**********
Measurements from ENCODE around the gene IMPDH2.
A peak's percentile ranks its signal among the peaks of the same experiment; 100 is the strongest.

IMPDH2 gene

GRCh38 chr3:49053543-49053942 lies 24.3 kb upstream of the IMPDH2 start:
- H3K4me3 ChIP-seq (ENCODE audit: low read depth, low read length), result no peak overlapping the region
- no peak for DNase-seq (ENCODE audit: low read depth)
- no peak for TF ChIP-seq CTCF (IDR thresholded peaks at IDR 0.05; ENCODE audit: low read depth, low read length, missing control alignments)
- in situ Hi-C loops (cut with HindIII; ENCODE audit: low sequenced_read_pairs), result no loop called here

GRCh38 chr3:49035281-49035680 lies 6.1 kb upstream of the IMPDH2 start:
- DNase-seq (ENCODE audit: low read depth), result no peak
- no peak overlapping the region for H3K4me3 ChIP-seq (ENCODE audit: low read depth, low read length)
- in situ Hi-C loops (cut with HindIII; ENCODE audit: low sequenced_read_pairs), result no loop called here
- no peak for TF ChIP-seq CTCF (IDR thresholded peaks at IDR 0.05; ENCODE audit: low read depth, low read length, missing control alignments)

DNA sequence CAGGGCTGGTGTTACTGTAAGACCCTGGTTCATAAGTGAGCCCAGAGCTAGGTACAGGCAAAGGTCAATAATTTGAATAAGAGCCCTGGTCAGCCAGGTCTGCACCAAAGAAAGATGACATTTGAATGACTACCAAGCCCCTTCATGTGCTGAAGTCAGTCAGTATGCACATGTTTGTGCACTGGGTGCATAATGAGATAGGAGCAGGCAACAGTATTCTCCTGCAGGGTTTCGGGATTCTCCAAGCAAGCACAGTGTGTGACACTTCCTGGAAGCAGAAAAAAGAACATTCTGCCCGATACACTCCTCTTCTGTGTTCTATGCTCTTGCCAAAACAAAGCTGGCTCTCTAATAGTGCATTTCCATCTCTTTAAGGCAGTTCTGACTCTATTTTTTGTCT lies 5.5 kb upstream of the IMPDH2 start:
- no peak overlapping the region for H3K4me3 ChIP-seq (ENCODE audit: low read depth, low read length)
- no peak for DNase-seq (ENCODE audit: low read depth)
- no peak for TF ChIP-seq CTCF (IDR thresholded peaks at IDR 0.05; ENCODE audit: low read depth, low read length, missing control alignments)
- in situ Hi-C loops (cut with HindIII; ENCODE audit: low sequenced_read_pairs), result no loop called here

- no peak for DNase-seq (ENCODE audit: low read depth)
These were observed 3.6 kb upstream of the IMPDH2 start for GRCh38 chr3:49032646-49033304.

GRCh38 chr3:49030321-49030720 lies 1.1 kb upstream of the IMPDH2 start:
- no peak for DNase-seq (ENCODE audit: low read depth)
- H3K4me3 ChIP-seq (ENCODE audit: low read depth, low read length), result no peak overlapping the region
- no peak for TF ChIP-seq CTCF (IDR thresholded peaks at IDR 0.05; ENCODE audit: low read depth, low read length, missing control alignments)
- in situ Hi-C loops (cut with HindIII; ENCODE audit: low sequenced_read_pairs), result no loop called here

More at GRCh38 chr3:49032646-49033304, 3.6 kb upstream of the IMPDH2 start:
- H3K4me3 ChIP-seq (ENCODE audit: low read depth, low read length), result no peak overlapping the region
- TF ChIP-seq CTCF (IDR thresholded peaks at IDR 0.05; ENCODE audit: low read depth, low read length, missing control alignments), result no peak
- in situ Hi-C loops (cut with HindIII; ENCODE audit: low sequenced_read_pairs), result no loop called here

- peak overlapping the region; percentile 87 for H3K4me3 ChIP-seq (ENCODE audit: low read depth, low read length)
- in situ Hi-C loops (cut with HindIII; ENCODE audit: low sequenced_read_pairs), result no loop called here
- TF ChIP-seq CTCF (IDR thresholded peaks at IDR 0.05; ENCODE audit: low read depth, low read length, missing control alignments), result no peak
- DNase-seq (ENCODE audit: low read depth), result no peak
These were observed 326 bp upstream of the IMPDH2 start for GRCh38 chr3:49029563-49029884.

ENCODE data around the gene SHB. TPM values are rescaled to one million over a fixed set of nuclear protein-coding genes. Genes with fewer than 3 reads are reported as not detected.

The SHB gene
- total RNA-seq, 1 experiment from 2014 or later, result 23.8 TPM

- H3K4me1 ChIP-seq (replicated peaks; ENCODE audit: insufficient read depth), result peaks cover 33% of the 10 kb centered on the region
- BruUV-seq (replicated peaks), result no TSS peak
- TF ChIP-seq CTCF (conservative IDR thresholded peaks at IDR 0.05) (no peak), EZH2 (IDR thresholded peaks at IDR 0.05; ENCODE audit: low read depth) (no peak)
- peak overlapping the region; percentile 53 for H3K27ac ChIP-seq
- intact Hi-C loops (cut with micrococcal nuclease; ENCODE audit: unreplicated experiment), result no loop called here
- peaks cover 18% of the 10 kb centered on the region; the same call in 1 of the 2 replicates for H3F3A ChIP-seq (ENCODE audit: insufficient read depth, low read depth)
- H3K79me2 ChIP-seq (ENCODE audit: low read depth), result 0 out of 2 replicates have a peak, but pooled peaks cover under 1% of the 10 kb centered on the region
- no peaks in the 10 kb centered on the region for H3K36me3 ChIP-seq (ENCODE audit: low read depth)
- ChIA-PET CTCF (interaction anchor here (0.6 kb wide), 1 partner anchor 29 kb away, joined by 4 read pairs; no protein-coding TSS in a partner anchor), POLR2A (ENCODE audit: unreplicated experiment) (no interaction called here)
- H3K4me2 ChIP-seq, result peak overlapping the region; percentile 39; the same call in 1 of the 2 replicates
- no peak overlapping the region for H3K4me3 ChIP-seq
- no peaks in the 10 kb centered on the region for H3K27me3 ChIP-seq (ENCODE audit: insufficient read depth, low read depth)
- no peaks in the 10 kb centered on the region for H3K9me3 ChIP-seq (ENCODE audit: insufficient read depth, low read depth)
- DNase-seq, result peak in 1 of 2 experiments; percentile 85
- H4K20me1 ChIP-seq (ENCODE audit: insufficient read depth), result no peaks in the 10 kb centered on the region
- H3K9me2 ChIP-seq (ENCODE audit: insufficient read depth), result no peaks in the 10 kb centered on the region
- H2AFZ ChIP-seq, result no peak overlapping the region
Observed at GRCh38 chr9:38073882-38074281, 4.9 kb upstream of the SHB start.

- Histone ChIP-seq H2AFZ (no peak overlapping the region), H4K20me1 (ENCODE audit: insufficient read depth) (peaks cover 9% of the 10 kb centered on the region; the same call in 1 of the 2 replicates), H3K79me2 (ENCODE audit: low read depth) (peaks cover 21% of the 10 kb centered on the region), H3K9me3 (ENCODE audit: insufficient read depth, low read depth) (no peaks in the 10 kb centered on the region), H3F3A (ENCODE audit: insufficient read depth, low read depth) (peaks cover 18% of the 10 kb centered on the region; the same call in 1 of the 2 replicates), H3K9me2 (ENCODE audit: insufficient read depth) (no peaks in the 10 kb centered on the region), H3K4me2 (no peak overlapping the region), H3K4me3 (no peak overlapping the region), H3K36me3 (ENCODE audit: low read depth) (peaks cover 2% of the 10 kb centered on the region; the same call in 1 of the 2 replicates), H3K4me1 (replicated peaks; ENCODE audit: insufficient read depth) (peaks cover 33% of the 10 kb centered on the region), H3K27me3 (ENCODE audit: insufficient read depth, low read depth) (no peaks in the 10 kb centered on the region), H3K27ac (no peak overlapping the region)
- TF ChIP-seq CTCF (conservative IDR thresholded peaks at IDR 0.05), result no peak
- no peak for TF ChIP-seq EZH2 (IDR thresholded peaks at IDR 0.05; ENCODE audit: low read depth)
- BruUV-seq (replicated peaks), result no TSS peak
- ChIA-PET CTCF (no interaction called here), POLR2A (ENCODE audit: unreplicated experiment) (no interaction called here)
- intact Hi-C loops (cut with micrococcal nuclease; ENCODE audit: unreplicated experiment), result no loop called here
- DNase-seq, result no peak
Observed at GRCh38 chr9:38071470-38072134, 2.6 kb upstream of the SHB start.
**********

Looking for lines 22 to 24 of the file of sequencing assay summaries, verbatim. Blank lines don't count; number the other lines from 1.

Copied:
- no peak for DNase-seq (ENCODE audit: low read depth)
- H3K4me3 ChIP-seq (ENCODE audit: low read depth, low read length), result no peak overlapping the region
- no peak for TF ChIP-seq CTCF (IDR thresholded peaks at IDR 0.05; ENCODE audit: low read depth, low read length, missing control alignments)